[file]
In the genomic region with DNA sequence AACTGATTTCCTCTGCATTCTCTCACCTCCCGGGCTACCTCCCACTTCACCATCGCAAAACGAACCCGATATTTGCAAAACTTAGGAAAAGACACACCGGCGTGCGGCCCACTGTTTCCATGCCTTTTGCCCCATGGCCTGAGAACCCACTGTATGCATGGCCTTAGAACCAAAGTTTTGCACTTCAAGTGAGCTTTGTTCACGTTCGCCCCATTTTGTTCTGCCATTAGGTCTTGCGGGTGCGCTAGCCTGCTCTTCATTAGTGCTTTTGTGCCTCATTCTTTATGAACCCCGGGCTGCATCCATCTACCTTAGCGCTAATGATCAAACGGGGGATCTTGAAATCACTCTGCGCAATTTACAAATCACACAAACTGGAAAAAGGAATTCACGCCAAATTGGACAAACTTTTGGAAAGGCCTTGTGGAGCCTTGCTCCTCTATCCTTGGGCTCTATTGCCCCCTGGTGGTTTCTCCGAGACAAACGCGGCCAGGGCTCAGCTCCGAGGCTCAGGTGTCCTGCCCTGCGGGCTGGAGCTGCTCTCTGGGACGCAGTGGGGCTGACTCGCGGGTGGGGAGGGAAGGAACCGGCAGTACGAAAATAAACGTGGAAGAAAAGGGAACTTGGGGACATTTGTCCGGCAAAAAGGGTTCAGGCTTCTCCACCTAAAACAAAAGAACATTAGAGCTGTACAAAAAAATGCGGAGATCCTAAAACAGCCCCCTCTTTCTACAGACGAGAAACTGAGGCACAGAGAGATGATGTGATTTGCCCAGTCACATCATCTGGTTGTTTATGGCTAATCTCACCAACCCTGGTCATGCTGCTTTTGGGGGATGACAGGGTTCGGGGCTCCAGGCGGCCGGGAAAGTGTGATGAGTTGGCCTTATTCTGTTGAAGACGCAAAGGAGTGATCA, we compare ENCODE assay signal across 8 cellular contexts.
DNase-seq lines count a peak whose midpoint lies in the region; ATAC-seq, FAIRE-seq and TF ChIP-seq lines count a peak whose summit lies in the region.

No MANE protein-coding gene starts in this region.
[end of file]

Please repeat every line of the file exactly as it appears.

In the genomic region with DNA sequence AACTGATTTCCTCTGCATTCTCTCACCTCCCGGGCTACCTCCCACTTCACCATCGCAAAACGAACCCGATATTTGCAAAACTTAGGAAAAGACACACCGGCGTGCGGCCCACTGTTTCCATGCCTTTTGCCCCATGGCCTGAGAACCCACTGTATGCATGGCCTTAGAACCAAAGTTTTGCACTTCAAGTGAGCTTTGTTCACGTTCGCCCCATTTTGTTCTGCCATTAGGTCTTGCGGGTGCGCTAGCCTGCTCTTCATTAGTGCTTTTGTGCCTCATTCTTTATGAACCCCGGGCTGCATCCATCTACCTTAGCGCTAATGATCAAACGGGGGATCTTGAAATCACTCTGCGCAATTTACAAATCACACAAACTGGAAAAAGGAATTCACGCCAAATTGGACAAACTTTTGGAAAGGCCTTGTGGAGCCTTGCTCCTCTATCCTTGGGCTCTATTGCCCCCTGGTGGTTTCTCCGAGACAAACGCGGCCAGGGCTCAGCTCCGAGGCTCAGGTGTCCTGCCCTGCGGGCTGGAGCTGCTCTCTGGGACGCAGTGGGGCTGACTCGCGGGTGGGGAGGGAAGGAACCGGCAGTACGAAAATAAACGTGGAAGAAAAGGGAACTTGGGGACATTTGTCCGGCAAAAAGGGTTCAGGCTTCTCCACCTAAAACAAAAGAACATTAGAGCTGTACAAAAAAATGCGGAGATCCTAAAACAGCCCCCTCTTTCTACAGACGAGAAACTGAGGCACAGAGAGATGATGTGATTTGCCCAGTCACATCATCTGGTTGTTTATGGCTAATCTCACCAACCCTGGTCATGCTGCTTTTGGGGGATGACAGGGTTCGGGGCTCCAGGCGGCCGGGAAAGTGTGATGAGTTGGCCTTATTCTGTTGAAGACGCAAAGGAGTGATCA, we compare ENCODE assay signal across 8 cellular contexts.
DNase-seq lines count a peak whose midpoint lies in the region; ATAC-seq, FAIRE-seq and TF ChIP-seq lines count a peak whose summit lies in the region.

No MANE protein-coding gene starts in this region.